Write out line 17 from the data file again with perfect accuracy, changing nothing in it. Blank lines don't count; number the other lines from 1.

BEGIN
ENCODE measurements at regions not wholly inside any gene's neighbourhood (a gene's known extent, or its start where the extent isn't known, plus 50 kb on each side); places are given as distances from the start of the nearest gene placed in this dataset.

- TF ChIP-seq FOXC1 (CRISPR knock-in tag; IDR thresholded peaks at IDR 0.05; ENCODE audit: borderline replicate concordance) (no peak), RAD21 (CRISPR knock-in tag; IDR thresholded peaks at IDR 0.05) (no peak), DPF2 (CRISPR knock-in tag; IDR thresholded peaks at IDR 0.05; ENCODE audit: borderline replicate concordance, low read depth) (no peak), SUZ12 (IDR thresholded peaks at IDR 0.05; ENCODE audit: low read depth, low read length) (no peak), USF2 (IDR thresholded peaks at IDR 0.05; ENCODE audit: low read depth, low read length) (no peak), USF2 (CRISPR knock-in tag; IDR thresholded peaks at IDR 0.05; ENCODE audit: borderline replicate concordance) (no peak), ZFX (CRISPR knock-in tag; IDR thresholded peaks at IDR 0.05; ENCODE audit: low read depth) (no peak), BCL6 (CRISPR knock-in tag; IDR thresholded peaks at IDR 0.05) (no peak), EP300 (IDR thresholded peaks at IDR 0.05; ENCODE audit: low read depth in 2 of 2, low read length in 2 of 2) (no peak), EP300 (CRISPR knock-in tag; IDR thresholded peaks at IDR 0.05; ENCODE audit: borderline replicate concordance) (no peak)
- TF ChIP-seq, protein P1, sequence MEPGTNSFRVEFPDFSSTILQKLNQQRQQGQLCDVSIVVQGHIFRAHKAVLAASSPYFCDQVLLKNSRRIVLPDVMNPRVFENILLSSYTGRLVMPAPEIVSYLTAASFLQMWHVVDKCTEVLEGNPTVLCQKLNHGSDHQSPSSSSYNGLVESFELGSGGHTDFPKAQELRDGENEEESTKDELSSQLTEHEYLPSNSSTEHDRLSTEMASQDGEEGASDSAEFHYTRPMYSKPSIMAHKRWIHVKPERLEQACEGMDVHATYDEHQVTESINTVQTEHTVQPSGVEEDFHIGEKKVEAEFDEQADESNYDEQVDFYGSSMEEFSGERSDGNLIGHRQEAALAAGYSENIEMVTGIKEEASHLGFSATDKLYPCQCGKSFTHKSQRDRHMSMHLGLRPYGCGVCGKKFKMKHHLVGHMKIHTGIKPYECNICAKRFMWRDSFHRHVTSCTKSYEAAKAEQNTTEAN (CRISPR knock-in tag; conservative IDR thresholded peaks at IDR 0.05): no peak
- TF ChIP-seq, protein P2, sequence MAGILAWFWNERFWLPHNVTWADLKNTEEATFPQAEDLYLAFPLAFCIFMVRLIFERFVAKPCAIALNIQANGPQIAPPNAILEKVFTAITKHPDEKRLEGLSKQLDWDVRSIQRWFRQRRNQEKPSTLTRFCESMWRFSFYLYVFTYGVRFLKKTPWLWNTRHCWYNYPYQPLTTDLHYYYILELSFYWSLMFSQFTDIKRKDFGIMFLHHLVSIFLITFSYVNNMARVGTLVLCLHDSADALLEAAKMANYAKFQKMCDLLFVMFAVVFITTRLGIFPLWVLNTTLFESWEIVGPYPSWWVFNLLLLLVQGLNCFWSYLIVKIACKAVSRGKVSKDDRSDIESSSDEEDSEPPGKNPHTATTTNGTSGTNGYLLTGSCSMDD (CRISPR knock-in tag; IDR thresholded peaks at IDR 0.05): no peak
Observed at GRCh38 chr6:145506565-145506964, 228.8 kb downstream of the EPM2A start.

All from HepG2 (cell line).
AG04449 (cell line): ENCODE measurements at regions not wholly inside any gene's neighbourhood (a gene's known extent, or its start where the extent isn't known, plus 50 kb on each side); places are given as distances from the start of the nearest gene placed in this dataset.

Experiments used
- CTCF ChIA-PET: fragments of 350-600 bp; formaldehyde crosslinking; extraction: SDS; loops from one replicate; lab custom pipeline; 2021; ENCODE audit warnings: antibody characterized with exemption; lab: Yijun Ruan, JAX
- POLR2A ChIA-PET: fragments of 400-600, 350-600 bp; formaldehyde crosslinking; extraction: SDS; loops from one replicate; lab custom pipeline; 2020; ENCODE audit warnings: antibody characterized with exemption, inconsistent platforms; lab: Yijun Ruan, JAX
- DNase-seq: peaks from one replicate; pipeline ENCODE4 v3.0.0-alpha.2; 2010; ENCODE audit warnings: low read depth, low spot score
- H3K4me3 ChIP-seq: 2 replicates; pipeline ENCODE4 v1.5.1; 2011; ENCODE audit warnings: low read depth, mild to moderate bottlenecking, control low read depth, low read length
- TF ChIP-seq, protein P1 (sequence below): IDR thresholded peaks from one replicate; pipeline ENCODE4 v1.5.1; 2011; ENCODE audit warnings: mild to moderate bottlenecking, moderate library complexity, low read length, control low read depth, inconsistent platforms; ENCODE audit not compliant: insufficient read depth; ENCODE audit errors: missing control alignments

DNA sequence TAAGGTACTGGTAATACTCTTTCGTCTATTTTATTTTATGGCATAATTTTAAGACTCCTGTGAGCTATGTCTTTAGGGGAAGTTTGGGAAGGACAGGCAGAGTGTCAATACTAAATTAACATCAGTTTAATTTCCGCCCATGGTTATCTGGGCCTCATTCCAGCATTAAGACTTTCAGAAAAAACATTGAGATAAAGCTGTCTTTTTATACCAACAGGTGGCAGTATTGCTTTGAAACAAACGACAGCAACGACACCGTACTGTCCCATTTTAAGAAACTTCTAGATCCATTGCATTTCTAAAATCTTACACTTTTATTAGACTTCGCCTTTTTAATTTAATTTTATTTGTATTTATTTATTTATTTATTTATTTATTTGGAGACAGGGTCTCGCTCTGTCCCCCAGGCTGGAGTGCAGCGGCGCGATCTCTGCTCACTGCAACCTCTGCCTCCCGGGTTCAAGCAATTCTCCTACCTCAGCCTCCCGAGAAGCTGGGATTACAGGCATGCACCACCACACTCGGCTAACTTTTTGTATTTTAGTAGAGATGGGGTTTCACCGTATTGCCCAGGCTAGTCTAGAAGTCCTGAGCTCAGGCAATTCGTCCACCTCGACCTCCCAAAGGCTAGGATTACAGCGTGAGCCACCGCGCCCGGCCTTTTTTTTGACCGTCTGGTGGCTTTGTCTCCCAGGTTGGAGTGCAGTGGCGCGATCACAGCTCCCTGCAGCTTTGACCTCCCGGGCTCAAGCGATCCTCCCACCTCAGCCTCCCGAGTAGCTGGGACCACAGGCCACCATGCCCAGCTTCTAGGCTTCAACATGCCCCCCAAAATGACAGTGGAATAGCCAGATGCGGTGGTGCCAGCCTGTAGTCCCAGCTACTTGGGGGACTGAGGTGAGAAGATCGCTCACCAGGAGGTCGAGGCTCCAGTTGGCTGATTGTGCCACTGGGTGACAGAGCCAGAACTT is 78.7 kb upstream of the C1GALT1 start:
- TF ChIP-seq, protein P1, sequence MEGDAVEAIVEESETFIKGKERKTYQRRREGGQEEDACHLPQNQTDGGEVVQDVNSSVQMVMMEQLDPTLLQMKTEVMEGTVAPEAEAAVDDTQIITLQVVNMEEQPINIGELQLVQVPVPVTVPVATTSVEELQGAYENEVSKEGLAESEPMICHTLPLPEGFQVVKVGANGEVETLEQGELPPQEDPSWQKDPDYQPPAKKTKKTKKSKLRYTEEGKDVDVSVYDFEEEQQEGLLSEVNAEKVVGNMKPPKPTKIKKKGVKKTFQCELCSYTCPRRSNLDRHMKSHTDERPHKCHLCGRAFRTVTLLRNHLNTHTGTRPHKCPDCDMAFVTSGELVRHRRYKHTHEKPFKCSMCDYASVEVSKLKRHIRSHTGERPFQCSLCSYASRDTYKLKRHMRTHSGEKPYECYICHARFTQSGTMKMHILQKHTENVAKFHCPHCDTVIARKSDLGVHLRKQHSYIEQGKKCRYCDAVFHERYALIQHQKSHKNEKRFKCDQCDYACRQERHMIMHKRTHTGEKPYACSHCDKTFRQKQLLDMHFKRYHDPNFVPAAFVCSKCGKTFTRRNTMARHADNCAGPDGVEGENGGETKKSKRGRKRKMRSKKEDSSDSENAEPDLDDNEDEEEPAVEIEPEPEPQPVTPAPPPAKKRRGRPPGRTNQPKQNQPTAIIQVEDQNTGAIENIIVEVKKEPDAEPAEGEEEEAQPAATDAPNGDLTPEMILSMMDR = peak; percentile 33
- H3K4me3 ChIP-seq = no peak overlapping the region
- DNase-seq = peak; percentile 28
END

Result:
- DNase-seq = peak; percentile 28